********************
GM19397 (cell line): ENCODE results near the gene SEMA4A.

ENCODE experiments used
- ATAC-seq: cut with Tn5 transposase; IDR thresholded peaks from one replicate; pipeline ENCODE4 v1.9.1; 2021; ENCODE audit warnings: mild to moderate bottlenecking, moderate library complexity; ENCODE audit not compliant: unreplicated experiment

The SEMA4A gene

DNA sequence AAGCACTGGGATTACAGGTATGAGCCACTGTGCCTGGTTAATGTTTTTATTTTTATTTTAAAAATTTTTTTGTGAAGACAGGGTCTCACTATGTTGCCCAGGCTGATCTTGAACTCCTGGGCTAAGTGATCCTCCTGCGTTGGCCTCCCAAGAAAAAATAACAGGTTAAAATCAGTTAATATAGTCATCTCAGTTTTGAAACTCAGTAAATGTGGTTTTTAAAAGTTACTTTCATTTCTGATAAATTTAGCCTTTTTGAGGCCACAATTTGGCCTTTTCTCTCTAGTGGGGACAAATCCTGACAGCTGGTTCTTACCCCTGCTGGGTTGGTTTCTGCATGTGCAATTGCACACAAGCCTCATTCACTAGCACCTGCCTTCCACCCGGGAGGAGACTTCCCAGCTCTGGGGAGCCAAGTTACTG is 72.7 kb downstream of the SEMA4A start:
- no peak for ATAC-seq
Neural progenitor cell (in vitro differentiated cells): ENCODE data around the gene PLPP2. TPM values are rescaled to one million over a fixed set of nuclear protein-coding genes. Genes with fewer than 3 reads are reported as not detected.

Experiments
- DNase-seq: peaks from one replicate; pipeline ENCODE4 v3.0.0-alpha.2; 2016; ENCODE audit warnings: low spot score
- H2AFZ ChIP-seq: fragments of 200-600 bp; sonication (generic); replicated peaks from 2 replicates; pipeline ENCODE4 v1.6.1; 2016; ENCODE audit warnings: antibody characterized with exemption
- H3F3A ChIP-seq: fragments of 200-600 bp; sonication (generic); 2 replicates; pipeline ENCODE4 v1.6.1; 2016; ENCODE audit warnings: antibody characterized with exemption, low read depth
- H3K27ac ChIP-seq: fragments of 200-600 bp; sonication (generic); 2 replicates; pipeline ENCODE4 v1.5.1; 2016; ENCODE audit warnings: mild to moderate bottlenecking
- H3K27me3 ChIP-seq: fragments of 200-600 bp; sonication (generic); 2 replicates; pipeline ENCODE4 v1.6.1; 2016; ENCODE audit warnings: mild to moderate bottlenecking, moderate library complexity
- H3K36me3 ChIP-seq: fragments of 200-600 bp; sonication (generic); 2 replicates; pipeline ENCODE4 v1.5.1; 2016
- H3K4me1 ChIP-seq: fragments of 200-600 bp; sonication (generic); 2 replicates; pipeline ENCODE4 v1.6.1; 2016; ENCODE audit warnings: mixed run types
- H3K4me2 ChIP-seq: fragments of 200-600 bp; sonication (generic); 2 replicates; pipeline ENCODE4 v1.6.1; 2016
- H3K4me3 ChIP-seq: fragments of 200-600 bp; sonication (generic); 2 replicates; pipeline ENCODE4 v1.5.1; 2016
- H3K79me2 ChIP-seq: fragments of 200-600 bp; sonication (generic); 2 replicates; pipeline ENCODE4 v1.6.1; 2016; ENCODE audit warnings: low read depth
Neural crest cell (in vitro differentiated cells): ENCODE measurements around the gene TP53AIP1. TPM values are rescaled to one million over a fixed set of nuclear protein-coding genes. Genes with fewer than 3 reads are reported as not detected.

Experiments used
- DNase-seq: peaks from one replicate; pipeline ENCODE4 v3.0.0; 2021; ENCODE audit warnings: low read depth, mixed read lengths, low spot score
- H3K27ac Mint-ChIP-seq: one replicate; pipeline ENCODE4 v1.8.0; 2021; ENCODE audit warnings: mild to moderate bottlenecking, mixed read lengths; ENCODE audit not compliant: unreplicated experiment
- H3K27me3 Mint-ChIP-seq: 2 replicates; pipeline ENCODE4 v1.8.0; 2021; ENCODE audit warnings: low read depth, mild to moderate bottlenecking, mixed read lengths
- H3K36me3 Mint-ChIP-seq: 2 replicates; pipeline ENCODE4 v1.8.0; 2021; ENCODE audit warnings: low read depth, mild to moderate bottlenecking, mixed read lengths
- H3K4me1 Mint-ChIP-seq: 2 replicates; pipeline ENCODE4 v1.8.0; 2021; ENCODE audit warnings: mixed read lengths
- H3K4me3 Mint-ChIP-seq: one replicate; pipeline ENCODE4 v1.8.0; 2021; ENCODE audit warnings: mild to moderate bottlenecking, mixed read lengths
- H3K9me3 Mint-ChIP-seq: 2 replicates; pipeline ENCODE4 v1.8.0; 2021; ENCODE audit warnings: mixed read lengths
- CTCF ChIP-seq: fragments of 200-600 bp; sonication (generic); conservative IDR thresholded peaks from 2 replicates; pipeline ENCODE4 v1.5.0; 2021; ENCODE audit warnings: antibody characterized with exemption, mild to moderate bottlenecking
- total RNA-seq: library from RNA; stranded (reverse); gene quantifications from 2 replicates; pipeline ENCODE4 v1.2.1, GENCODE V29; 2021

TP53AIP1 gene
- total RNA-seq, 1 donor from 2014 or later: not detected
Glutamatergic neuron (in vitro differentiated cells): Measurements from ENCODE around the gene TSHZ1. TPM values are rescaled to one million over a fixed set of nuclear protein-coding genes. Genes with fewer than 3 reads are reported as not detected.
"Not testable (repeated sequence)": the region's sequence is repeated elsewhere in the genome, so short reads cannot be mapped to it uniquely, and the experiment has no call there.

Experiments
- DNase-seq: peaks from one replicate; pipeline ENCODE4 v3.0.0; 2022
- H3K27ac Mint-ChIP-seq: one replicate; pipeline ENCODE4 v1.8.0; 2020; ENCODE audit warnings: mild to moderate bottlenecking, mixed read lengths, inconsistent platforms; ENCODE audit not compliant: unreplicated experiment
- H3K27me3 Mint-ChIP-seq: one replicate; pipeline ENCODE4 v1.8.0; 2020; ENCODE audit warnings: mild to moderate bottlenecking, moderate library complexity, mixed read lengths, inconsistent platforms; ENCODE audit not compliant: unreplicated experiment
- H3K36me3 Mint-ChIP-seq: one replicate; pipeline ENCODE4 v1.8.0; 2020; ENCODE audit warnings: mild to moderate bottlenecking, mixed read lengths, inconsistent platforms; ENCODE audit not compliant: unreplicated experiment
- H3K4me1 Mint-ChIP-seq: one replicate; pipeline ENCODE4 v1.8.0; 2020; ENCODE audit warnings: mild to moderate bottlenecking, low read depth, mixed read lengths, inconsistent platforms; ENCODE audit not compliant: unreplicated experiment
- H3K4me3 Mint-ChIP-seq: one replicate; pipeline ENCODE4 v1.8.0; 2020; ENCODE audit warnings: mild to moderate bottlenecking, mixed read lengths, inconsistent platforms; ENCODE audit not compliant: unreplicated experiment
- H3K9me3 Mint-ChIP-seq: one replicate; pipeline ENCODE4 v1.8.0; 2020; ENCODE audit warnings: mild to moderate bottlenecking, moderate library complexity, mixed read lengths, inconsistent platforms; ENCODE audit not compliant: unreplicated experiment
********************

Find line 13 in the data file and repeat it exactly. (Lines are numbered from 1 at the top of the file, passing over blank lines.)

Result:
- H3K27me3 ChIP-seq: fragments of 200-600 bp; sonication (generic); 2 replicates; pipeline ENCODE4 v1.6.1; 2016; ENCODE audit warnings: mild to moderate bottlenecking, moderate library complexity